More than 250 lawyers have sought a route away from traditional practice in the last year to apply for one of the country’s biggest proponents of agile working, a listed company said today. 

Keystone Law, whose model allows lawyers to remotely and keep 75% of their billings, said that 21 applicants a month tried to join the network in 2017/18, up from 17 a month the previous year.

The firm, which listed on the London Stock Exchange, included the information in its interim results for the six months ending 31 July. The results show pre-tax profits up by 40.3% to £2.3m on revenue 30% higher at almost £20m.

After vetting potential candidates, the firm took on 31 new lawyers in the first six months of this year (up from 20 in the same period of 2017), with the average age of new recruits coming down from 50 to 46. The age profile of new members suggests the agile working model is appealing to younger candidates rather than older solicitors looking to wind down their working arrangements.

In a presentation to investors, Keystone said traditional firms working in a ‘commoditised and overcrowded’ sector are now increasing billing targets while expecting partners to simultaneously develop the business and manage the practice. With equity partnership no longer seen as the ultimate goal, the company said, experienced lawyers are instead seeking less financial risk and a flexible working environment.

James Knight

James Knight

James Knight, chief executive of Keystone Law, said the legal market continues to move in the 16-year-old firm’s favour, while its business model is ‘increasingly accepted’ by the mainstream legal establishment.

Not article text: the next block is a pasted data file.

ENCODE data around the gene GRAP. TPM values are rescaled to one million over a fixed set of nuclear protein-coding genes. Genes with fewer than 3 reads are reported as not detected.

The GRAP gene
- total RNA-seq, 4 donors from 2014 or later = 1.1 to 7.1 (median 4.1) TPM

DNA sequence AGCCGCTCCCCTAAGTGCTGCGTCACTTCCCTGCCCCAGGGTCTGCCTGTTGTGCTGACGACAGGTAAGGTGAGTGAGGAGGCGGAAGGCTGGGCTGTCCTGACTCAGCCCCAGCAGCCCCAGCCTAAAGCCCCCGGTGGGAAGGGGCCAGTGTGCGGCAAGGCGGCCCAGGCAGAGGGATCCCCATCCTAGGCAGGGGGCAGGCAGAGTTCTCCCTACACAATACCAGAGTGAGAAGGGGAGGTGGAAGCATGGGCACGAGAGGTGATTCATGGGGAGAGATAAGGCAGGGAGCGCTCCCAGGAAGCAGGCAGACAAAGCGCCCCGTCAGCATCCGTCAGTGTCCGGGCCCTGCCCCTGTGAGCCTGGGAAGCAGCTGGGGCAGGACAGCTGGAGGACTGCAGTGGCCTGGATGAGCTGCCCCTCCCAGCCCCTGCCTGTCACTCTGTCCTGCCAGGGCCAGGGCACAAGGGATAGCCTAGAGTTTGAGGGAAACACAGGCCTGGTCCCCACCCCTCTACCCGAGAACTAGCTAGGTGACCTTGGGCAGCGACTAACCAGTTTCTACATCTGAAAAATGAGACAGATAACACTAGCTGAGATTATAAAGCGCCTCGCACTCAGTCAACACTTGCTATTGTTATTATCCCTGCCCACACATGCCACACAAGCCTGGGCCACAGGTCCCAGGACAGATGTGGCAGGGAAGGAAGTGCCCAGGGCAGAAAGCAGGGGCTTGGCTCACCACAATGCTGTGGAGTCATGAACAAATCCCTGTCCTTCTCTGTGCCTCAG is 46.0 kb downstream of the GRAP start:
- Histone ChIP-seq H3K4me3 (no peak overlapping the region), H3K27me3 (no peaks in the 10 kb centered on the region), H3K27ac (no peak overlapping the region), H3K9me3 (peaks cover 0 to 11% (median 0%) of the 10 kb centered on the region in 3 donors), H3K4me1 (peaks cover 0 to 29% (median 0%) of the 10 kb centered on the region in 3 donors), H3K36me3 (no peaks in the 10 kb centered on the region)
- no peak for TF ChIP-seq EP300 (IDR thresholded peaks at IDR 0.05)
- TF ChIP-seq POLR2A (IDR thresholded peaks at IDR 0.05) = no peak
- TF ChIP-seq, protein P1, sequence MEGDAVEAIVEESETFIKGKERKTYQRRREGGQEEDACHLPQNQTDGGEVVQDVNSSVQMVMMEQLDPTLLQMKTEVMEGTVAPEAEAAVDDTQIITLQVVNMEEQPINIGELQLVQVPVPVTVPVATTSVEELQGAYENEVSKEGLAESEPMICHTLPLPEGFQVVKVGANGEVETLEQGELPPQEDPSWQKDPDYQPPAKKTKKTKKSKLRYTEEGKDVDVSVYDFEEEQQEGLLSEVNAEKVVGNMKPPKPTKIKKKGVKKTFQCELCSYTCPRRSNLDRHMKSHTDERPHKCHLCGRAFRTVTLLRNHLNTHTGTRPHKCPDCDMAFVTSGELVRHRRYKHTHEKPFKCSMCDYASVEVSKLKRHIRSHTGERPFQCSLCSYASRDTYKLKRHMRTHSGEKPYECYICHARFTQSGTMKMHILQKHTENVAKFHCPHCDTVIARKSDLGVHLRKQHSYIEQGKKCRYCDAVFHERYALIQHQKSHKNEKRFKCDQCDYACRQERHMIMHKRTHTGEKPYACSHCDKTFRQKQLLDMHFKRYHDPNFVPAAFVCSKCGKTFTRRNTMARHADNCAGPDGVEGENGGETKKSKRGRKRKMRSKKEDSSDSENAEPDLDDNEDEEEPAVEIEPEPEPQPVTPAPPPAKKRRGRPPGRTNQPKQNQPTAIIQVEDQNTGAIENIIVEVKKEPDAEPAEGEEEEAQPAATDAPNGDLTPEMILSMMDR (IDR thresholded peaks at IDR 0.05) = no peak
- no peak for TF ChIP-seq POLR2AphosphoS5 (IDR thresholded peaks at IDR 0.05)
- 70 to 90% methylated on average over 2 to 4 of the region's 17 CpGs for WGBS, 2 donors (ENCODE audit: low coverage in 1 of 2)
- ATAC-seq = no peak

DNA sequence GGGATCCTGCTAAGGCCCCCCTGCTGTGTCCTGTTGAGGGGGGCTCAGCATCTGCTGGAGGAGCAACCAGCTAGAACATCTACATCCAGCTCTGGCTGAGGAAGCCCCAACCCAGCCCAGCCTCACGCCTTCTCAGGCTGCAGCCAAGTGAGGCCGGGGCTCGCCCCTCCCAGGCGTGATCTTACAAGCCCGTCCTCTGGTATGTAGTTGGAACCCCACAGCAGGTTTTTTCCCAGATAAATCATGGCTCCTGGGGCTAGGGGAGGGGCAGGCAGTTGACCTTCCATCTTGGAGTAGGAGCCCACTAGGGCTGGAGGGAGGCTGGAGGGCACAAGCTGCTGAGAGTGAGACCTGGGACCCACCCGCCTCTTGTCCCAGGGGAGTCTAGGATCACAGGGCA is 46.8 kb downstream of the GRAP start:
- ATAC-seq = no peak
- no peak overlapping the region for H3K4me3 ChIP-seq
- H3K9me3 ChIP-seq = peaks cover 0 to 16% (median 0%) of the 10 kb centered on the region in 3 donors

Knight said: ‘Keystone has a clear first-mover advantage and our unique business model is underpinning our strategy to drive forward the delivery of UK centric organic growth. The recruitment activity in the period further demonstrates that our increasing reputation as a leading, quality-centric mid-market law firm makes Keystone an attractive proposition for good quality lawyers.’

The firm went public last November, raising £15m from a placing price of 160p per share. The share price rose 10% to 363p on today’s announcement. An interim dividend has been set at 2.5p per share, payable next month.

The firm operates in eight practices areas, with commercial work accounting for a quarter of its total billing. Litigation, corporate and property are the next biggest sectors in terms of proportion of total billing.